Burning Issues

With Spring now in full force in Middle Tennessee, more and more people are shedding layers of clothing to enjoy the warmth and sunshine. . .and summer is just around the corner. Most of us will be spending much more time outside and will be wearing fewer and smaller items of clothing–a perfect set up for sunburn or permanent ultraviolet damage to skin unless appropriate precautions are taken. There are some basic burning issues that should be addressed to help all of us keep healthy and youthful skin.

Even though there is an increased risk of sunburn in fair skinned, red or blond-haired individuals, skin of any color can be damaged by the sun’s rays. Though suntans are meticulously maintained by many individuals, a suntan itself is a warning. . .it tells you that your skin has been burned. The increase in pigmentation is a protective mechanism which the skin uses in an effort to protect itself from further ultraviolet damage. Microscopic changes in sunburned skin can be detected within 30 minutes of sun exposure, but the characteristic redness develops after 2–6 hours and peaks at 12–24 hours. The skin becomes painful and swollen; and in severe cases, fever, chills, blistering and even nausea and vomiting can occur. Depending on the severity of the sunburn, delayed scaling or even peeling of the outer skin layer can occur 4–7 days after a severe sunburn.

One can become sunburned without sitting directly under a hot, blazing sun. Ultraviolet rays penetrate hazy atmosphere and clouds; though clouds block brightness, they may still allow up to 80% of ultraviolet light to reach the skin. Also, remember that water, sand and snow may reflect sun rays and cause sunburn. (Badly sunburned snow skiers can attest to the fact that cold temperatures and winter months do not protect an individual from burning). Certain medications such as antibiotics, oral contraceptives, some diuretics, and even over the counter Benadryl can increase the skin’s sensitivity to ultraviolet light. Time of day is important; 65% of ultraviolet radiation reaches the earth between 10 a.m. and 2 p.m. daily. Compared with white skinned individuals, moderately pigmented races require 3–5 times more UVR to cause reddened skin; blacks require up to 30 times more. Other interesting factors: Ultraviolet B radiation (290-320 nm) is more potent than Ultraviolet A (320-400 nm) in producing sunburn and is the principal cause of sunburn (about 85%). Ultraviolet radiation penetrates moist skin more effectively than dry skin–so better hydration is actually an increased risk for sunburn. And UVR increases 4% for every 1000 ft. rise in elevation.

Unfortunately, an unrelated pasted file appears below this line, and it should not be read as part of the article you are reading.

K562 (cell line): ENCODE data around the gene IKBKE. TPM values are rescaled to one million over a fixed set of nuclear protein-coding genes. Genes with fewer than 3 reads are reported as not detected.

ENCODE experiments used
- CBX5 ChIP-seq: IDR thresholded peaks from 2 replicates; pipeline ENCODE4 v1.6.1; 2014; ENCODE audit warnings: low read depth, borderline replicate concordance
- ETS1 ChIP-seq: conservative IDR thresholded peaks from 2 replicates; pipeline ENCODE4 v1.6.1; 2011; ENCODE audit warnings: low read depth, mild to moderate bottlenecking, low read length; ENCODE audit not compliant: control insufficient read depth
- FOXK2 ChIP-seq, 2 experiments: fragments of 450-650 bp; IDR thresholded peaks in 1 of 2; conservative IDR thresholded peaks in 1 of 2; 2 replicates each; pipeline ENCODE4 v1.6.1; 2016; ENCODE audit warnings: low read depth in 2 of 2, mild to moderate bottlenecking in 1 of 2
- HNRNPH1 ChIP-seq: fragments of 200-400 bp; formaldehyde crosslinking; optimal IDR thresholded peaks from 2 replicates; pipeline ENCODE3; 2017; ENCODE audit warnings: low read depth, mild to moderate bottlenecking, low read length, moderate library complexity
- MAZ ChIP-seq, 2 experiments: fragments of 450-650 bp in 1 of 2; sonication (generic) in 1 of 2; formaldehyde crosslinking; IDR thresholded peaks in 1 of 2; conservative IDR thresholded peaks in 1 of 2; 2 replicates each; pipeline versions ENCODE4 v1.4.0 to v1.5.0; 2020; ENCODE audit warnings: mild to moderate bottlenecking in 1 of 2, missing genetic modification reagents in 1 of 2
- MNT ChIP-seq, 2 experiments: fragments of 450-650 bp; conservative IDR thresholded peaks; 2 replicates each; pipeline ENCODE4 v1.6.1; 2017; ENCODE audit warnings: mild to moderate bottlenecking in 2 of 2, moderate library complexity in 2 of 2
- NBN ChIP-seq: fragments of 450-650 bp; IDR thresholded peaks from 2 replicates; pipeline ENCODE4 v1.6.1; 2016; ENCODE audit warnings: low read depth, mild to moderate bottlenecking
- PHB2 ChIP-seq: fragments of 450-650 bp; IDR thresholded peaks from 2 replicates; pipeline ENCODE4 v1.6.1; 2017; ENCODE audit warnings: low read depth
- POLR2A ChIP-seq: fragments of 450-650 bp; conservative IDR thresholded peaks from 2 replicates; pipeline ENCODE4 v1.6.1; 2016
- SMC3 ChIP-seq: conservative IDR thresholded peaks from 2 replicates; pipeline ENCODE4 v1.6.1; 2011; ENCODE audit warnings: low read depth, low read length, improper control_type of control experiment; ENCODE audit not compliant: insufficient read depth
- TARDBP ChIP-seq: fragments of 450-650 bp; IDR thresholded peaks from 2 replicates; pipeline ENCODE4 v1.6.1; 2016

So, what to do to protect yourself from sunburn? Avoid the sun’s rays between 10 a.m. and 2 p.m. if possible. Wear protective clothing and sun glasses. Loose, long-sleeved cotton shirts and hats with at least a 4-inch brim offer protection. Wear sun glasses that have at least 99% protection against both UVA and UVB sunlight–a form of acute conjunctivitis can occur in sunburned eyes, and long term ultraviolet exposure can lead to discoloration of the lens and cataract formation. Straw hats do not provide adequate protection. Interestingly, bright colors and white (common choices for warm weather clothing) will reflect sun onto your face increasing the risk of burn). And, of course, wear sun screen. Apply a sun screen with an SPF of 15 or higher 15 minutes before you go into sunlight–even on cloudy days, and reapply it after swimming or sweating. And, remember to use a sun screen on your lips as well. If you’re in intense sunlight, you might consider using a total sunblock (such as zinc oxide) on your lips, nose, and ears. Remember, baby oil, mineral oil, and cocoa butter offer no protection since they filter no UV light.

If preventive measures fail, and you do get sunburned, cool moist compresses on the skin can reduce heat and pain. Aspirin, tylenol and Aleve or ibuprofen products can also help with the pain and fever reduction. Sunburn sprays may help to relieve pain but should be used with caution since allergic reactions to Benzocaine and lidocaine are not uncommon. Hydrocortisone cream can be helpful in relieving inflammation, but be careful with any topical agents if there are open blisters or sores with a severe burn. And, remember that the healing process usually takes 48 to 72 hours, and no sunbathing at all should be done during this time period. In the most severe cases, sunburns may need to be treated with prescription steroids.

I hope the above information has answered some of your burning questions. Enjoy the Spring and Summer sun, but protect yourself from misery and skin damage with appropriate precautions. Remember, too, that long term risks of sun-damaged skin include premature aging and wrinkling of the skin, age spots, and skin cancer. Protect your skin, and you can gloat later on as your well-tanned friends are mistaken for your older siblings or perhaps your parents by well-intentioned strangers.

Stephen L. Hines, M.D.
April 2000